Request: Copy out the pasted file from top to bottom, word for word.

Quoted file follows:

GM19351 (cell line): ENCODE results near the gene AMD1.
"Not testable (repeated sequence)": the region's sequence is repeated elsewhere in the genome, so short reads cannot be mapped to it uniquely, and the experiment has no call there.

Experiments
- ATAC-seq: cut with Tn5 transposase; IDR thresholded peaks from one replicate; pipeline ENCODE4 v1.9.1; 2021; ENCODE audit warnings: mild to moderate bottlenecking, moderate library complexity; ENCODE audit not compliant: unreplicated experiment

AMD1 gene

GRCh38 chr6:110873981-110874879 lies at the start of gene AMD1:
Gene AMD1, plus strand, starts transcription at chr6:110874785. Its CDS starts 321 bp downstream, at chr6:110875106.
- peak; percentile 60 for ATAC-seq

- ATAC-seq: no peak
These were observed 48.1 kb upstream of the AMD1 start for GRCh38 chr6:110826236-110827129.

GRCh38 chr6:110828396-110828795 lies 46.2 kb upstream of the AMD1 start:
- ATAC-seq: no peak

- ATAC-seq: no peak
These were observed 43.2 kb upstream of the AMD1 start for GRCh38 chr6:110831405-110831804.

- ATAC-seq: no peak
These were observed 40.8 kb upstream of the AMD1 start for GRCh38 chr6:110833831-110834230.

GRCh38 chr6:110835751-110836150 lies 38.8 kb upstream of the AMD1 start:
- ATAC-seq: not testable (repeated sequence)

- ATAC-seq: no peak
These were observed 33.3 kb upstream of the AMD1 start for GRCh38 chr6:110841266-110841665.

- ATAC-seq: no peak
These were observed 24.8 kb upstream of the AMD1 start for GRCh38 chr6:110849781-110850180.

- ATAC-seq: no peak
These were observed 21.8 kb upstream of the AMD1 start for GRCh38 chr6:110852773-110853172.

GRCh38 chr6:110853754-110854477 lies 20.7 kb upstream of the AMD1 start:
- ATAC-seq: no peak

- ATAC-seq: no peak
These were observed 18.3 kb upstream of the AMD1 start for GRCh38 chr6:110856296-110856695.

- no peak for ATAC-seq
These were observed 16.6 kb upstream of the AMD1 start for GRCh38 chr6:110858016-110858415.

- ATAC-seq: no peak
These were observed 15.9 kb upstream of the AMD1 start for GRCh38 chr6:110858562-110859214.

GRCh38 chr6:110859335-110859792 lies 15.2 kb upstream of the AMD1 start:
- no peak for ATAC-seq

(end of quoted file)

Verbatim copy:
GM19351 (cell line): ENCODE results near the gene AMD1.
"Not testable (repeated sequence)": the region's sequence is repeated elsewhere in the genome, so short reads cannot be mapped to it uniquely, and the experiment has no call there.

Experiments
- ATAC-seq: cut with Tn5 transposase; IDR thresholded peaks from one replicate; pipeline ENCODE4 v1.9.1; 2021; ENCODE audit warnings: mild to moderate bottlenecking, moderate library complexity; ENCODE audit not compliant: unreplicated experiment

AMD1 gene

GRCh38 chr6:110873981-110874879 lies at the start of gene AMD1:
Gene AMD1, plus strand, starts transcription at chr6:110874785. Its CDS starts 321 bp downstream, at chr6:110875106.
- peak; percentile 60 for ATAC-seq

- ATAC-seq: no peak
These were observed 48.1 kb upstream of the AMD1 start for GRCh38 chr6:110826236-110827129.

GRCh38 chr6:110828396-110828795 lies 46.2 kb upstream of the AMD1 start:
- ATAC-seq: no peak

- ATAC-seq: no peak
These were observed 43.2 kb upstream of the AMD1 start for GRCh38 chr6:110831405-110831804.

- ATAC-seq: no peak
These were observed 40.8 kb upstream of the AMD1 start for GRCh38 chr6:110833831-110834230.

GRCh38 chr6:110835751-110836150 lies 38.8 kb upstream of the AMD1 start:
- ATAC-seq: not testable (repeated sequence)

- ATAC-seq: no peak
These were observed 33.3 kb upstream of the AMD1 start for GRCh38 chr6:110841266-110841665.

- ATAC-seq: no peak
These were observed 24.8 kb upstream of the AMD1 start for GRCh38 chr6:110849781-110850180.

- ATAC-seq: no peak
These were observed 21.8 kb upstream of the AMD1 start for GRCh38 chr6:110852773-110853172.

GRCh38 chr6:110853754-110854477 lies 20.7 kb upstream of the AMD1 start:
- ATAC-seq: no peak

- ATAC-seq: no peak
These were observed 18.3 kb upstream of the AMD1 start for GRCh38 chr6:110856296-110856695.

- no peak for ATAC-seq
These were observed 16.6 kb upstream of the AMD1 start for GRCh38 chr6:110858016-110858415.

- ATAC-seq: no peak
These were observed 15.9 kb upstream of the AMD1 start for GRCh38 chr6:110858562-110859214.

GRCh38 chr6:110859335-110859792 lies 15.2 kb upstream of the AMD1 start:
- no peak for ATAC-seq